Orem (UT) - Think only multi-billion-dollar corporations such as Apple and Microsoft can create multi-touch devices that react to finger gestures? Think again: A teenager from Orem, Utah, created a home-brew hardware and software solution for a science fair that enables a user to browse the XKCD comics database using multi-touch finger gestures.
Bridger Maxwell, a 17 year-old teenager from Utah, created what appears to be the world's first multi-touch table powered by Apple’s Mac OS X. The science fair project looks and behaves similar to Microsoft Surface and was custom-made using 28 LEDs bought on eBay, a 0.47" thick piece of acrylic worth $30, a spare LCD screen, a modded IR camera and a Mac. The finished system may not be pretty, but it does the job: You can browse a comics database app using multi-touch finger gestures on the table. The teenager developed the hardware and software parts, combining publicly available hardware, open source code and his own applications that glues everything together.
The IR camera was put behind the behind the LCD screen, which was covered with an acrylic surface framed with LEDs. As described on Maxwell's blog, data from the IR camera is first collected by Open Touch, a multi-touch framework developed in a Google Summer of Code project. Another open-source library then interprets the data collected by Open Touch and then sends distilled information to the Cocoa application WSOSC. WSOSC turns the multi-touch information into events that are sent to the comics application Maxwell coded over a period of a few nights.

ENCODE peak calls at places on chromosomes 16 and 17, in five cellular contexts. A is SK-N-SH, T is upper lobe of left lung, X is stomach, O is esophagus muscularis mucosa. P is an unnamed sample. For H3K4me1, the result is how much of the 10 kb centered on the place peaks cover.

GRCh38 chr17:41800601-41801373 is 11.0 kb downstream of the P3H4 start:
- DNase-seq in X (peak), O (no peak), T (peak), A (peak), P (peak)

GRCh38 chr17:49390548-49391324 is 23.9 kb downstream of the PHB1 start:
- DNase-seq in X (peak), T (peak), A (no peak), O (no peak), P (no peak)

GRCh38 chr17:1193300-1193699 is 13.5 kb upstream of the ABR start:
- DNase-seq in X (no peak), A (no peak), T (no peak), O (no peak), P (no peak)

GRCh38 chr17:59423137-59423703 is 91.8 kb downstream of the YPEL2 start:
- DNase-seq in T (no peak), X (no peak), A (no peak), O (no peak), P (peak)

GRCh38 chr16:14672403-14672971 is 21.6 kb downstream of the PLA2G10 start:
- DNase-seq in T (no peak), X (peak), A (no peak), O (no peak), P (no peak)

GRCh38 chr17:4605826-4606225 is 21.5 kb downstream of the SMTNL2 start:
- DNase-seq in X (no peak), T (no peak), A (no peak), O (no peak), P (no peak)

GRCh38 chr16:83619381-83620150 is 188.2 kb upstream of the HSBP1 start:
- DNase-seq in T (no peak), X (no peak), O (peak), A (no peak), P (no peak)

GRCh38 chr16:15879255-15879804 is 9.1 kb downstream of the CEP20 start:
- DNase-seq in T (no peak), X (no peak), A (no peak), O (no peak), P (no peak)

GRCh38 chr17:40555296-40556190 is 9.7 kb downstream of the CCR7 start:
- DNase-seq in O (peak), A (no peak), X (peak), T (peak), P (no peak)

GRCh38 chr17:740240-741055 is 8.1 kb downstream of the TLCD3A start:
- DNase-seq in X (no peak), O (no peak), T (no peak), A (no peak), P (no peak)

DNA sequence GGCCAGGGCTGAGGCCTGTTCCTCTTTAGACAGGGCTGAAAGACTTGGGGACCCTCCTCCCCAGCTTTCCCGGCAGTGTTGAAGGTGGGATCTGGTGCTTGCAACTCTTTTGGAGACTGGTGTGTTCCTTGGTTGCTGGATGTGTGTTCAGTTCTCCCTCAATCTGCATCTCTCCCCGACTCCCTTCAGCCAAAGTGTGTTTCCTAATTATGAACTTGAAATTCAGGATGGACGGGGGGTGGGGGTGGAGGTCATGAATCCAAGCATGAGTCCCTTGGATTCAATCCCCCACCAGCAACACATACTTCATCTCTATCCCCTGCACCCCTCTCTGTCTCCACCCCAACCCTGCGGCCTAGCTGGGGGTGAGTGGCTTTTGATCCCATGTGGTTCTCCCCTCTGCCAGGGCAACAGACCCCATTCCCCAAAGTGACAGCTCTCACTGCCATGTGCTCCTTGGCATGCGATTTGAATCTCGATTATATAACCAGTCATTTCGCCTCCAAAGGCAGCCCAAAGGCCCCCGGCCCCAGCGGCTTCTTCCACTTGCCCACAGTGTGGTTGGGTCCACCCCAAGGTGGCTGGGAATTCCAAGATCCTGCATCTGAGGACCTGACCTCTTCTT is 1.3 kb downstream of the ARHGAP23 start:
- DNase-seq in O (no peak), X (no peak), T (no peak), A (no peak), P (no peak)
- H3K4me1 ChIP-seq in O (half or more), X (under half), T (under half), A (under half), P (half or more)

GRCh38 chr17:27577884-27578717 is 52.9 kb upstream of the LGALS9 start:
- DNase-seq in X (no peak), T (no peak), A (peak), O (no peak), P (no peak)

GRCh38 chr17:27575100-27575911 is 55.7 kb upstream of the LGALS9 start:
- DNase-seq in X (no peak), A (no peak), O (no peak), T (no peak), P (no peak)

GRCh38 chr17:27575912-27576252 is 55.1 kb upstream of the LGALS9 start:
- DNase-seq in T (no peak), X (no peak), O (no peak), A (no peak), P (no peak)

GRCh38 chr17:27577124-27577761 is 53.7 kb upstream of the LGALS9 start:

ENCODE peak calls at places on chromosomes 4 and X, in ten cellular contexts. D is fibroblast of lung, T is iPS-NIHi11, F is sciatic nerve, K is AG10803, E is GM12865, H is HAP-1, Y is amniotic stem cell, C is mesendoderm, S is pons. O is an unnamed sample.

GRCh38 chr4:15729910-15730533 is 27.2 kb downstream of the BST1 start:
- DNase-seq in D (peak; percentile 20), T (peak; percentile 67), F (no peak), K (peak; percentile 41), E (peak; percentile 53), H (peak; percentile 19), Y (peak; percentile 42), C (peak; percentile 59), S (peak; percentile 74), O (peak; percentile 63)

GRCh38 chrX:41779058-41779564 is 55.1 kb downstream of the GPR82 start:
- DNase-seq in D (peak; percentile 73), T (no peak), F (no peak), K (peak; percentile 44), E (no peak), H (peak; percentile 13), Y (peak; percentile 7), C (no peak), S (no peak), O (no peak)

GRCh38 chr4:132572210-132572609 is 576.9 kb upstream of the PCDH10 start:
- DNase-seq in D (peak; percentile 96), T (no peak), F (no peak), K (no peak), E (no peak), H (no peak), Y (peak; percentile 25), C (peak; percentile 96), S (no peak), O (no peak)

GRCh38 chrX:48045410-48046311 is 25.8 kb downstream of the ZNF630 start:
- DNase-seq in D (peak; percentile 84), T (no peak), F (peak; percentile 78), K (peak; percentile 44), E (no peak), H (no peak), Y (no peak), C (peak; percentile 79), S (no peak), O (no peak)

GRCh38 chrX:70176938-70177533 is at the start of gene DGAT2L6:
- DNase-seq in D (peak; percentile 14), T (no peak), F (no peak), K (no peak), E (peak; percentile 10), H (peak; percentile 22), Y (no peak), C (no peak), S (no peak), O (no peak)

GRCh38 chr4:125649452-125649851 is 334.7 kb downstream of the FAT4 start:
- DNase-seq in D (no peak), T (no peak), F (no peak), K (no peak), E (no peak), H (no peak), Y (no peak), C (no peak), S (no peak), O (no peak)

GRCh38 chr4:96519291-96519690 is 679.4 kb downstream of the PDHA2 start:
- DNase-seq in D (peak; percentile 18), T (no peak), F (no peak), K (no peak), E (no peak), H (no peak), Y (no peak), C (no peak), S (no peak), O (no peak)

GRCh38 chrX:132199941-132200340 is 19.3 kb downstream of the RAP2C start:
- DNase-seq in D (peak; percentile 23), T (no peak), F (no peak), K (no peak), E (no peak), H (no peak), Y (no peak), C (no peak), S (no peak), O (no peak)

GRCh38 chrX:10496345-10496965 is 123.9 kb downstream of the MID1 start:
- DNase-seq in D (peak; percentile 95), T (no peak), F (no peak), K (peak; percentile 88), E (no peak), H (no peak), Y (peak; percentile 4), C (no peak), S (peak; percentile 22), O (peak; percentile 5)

The comic software allows user to browse XKCD comics released under the creative commons license. It even uses OS X Core Animation for fancy graphics effects: Core Animation is the code library which enables programmers to create complex layered animation by setting the keyframes, while the library does the heavy work of calculating motion and the animation of objects.
Maxwell's system is rudimentary, which is understandable given the limited budget at his disposal. However, talent and passion can go a long and shows what can be done with spare parts. By creating a fully functional, Mac OS X powered multi-touch system, Maxwell demonstrated multi-touch isn't necessarily exclusive to the industry giants such as Apple or Microsoft (at least not if there are some patent loopholes left).